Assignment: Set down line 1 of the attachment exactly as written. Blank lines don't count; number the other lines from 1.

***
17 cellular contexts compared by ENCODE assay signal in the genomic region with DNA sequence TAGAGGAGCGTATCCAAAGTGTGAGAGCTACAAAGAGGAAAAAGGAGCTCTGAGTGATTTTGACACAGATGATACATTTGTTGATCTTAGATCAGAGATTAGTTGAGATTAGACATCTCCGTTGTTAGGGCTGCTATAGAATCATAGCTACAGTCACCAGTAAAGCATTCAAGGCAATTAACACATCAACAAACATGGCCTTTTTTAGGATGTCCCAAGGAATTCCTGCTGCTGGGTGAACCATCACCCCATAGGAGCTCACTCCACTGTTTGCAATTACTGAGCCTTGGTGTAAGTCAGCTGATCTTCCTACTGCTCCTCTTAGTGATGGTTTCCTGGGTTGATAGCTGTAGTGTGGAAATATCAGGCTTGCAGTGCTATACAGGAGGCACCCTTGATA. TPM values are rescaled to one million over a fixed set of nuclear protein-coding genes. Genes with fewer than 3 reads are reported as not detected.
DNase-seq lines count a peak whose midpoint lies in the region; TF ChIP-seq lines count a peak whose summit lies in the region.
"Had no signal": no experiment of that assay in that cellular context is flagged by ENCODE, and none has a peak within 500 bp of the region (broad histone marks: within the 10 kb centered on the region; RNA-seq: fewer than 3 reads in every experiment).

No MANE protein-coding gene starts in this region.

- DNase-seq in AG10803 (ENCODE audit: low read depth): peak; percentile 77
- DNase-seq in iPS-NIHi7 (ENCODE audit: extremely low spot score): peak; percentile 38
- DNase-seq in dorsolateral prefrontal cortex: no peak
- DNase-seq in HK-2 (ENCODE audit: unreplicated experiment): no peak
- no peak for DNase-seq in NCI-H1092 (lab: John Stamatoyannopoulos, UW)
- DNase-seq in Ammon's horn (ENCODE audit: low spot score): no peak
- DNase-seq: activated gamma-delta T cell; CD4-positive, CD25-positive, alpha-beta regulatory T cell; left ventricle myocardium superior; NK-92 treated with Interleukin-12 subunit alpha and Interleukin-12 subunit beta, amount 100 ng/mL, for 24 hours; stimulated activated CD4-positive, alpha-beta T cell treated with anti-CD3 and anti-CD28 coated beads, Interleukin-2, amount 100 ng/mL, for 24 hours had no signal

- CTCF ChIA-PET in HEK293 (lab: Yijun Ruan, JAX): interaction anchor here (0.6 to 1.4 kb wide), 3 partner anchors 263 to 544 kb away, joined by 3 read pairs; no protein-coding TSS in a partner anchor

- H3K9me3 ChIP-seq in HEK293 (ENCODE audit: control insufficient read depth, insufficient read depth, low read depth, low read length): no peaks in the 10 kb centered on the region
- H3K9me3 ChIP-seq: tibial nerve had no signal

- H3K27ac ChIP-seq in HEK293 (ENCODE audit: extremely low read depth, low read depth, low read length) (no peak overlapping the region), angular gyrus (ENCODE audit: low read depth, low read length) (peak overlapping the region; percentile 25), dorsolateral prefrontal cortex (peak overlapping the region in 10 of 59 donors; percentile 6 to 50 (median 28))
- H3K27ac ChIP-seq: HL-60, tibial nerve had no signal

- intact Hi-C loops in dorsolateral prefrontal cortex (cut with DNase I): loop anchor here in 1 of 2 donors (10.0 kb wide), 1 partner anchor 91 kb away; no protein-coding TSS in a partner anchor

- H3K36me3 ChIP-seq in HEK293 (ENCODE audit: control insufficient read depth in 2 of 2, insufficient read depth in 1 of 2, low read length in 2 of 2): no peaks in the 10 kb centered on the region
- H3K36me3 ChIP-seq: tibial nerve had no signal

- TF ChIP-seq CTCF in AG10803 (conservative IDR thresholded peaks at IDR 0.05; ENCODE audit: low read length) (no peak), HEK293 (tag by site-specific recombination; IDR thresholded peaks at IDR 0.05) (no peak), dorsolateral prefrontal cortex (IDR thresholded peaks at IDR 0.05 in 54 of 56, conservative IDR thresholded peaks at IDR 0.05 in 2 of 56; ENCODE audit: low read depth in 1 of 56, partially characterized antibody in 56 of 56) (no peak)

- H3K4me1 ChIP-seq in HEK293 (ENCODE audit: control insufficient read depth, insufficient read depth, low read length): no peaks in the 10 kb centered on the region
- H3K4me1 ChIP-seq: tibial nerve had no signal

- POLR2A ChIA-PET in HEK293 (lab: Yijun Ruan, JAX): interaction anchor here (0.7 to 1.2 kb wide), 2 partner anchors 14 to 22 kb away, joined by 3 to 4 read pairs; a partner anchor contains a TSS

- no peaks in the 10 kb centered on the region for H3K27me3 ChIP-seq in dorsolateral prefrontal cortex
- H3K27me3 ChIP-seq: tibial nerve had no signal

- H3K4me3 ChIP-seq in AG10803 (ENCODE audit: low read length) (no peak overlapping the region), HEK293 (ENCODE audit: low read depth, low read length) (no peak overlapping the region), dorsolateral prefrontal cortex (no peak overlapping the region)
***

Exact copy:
17 cellular contexts compared by ENCODE assay signal in the genomic region with DNA sequence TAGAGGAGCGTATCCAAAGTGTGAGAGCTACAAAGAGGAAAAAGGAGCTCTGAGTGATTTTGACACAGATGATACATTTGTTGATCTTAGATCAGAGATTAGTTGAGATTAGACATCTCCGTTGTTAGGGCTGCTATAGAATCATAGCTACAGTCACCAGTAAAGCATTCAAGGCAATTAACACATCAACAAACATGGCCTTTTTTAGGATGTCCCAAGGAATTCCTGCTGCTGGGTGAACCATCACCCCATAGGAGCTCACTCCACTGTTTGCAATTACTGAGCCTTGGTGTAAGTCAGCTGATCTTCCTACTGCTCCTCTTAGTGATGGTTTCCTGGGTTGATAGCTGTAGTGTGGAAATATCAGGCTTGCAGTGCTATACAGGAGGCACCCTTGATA. TPM values are rescaled to one million over a fixed set of nuclear protein-coding genes. Genes with fewer than 3 reads are reported as not detected.